The use of Facebook, Twitter, and other sites has risen among teens, and school administrators are becoming more aware that parents must monitor social media. They are working with parents to remind students of the effects of detrimental and permanent posting items on social media sites.
In February, the Pew Research Center found that 73 percent of all Americans ages 12-17 have a Facebook account, according to the organization’s website.
In Ohio, Orrville, Southeast and Rittman Superintendent Jon Ritchie said it is the duty of the parents to be aware of what their child is posting, as students are quick to post comments or photos on social media accounts.
“We, at different times, have had people come in and talk to our students at certain grade levels about the implications of social media and provide the caution,” Ritchie said. “The most effective people to monitor social media are the kids’ parents.”
Dalton Superintendent Scott Beatty also said the parents are the best people to monitor social media, since most school administrators do not intervene or discipline in cases outside of the school day.
“Usually, if it’s something outside the school day, the administration will still attempt to bring the issue to the forefront between two students and encourage a healthier interaction,” Beatty said. “The question is always ‘Can this be disciplined?’ and that is dependent upon where the offense occurs and its impact on the school setting. A more positive resolution is to have parents work together and resolve the issue before it even makes it into the school, but that is not always possible.”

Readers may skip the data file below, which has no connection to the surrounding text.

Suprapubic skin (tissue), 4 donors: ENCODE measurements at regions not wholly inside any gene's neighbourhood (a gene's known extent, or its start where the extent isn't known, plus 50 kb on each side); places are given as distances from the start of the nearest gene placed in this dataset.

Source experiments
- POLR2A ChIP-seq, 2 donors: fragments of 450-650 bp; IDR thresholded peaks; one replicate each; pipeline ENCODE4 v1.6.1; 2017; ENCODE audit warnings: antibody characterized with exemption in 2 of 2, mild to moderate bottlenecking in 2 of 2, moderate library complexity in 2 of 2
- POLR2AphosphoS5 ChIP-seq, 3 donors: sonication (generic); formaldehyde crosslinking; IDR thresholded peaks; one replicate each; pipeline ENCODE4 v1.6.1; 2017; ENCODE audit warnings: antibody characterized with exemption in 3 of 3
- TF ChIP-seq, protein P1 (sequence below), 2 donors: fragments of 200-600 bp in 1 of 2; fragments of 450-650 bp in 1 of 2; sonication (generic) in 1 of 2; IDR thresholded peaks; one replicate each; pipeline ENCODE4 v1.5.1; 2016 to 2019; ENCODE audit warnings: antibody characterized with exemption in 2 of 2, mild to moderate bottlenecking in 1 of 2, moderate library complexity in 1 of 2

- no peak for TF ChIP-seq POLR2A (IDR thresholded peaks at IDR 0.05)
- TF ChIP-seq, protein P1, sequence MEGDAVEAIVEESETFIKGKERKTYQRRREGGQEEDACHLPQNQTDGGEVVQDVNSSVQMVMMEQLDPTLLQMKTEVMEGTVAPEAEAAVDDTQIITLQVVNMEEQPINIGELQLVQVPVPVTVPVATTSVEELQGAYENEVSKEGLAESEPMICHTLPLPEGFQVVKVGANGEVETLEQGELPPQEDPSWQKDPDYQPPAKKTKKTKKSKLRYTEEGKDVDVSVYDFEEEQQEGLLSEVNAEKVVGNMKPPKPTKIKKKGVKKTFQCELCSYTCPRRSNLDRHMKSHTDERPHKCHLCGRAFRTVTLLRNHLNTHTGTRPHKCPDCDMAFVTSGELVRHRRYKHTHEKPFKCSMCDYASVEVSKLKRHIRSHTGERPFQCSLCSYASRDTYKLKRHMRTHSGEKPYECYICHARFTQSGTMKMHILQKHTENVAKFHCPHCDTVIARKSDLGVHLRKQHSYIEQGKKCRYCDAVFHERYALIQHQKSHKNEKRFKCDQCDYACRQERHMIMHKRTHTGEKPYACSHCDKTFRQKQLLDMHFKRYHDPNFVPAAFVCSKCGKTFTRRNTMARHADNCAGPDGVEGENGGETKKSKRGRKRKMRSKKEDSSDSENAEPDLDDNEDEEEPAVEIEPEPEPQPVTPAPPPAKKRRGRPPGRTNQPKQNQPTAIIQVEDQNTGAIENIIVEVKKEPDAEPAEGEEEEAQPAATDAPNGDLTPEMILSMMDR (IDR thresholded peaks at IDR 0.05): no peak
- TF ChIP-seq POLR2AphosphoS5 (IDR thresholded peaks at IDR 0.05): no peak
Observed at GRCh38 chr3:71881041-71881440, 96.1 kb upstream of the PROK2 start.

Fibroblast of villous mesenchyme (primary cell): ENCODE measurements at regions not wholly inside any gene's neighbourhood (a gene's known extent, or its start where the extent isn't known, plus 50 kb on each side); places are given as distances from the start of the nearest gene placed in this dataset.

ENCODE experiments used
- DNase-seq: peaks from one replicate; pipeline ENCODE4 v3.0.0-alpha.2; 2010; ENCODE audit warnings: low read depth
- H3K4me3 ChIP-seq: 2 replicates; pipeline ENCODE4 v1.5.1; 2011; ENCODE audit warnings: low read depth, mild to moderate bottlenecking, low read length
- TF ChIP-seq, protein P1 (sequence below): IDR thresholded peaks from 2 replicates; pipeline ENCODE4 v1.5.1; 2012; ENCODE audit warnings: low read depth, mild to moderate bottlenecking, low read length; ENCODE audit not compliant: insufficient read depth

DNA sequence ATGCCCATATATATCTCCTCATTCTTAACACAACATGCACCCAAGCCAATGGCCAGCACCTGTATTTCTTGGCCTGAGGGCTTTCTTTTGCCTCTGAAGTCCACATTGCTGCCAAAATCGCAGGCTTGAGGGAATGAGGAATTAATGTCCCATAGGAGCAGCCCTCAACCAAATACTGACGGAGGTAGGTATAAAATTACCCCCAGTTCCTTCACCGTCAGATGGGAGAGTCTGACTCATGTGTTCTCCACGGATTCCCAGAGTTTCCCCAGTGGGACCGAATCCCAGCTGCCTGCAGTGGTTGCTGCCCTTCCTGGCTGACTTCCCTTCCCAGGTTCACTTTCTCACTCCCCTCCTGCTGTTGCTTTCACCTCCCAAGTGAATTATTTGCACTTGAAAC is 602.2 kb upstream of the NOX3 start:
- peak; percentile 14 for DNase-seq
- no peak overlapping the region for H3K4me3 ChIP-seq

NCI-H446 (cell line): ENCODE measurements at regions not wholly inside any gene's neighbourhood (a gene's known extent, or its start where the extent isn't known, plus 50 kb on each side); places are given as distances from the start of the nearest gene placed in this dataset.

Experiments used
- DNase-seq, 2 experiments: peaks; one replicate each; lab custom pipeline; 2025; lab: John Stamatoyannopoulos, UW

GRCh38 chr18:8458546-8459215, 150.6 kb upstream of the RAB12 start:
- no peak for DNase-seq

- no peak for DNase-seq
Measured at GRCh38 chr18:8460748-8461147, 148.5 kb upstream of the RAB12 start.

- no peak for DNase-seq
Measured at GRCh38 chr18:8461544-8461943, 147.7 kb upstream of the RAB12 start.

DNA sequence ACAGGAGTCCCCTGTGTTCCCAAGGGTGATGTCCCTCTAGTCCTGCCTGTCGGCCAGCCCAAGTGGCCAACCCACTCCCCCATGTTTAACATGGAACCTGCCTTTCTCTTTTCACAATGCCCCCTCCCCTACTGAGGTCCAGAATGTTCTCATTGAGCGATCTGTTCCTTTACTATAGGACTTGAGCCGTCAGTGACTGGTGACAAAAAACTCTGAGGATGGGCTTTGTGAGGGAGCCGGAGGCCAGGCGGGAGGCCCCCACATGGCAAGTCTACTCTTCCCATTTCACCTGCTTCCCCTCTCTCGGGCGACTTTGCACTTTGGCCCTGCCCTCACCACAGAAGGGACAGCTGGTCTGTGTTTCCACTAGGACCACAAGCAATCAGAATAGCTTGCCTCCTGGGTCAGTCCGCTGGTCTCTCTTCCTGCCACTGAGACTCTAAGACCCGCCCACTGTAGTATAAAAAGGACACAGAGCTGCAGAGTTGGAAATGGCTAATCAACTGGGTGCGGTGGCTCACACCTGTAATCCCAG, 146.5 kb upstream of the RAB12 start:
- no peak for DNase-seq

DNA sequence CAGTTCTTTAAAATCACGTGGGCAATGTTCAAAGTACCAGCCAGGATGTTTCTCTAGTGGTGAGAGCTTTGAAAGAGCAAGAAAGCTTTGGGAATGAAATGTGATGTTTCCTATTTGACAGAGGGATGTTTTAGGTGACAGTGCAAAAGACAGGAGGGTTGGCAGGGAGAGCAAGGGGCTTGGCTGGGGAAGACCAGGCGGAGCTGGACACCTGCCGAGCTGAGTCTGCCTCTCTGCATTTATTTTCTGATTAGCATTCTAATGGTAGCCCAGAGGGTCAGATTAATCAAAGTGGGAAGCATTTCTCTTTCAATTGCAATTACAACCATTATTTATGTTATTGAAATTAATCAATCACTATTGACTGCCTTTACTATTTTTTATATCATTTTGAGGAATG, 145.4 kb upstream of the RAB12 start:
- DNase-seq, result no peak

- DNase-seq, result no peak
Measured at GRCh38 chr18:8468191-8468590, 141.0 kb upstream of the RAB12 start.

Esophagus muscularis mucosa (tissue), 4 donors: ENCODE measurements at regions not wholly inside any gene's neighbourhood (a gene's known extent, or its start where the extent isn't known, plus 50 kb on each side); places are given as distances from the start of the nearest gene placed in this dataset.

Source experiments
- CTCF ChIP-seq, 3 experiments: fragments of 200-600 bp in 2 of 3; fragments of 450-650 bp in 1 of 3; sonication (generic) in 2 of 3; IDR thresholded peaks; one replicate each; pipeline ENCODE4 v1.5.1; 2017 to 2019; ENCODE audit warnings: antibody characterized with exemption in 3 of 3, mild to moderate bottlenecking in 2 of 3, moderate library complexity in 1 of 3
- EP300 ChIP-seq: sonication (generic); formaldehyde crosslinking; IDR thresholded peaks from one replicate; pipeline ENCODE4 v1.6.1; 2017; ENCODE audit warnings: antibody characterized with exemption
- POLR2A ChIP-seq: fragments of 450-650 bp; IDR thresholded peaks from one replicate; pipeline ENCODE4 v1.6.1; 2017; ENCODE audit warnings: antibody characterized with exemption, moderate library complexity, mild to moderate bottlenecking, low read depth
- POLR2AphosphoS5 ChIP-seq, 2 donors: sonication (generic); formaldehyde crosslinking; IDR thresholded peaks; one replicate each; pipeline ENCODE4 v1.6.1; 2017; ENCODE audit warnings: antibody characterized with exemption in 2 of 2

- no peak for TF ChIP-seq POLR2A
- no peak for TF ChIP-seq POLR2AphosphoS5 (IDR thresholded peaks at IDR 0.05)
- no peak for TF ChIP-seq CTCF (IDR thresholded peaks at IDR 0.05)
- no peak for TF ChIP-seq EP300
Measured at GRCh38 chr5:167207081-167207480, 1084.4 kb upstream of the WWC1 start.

Northwestern Superintendent Jeffrey Layton said although the district has not seen an overwhelming amount of cyberbullying issues, students and parents are continually educated.
“We have also tried to educate students and parents on appropriate response on social media, which all goes along with our anti-bullying and character education development,” he said.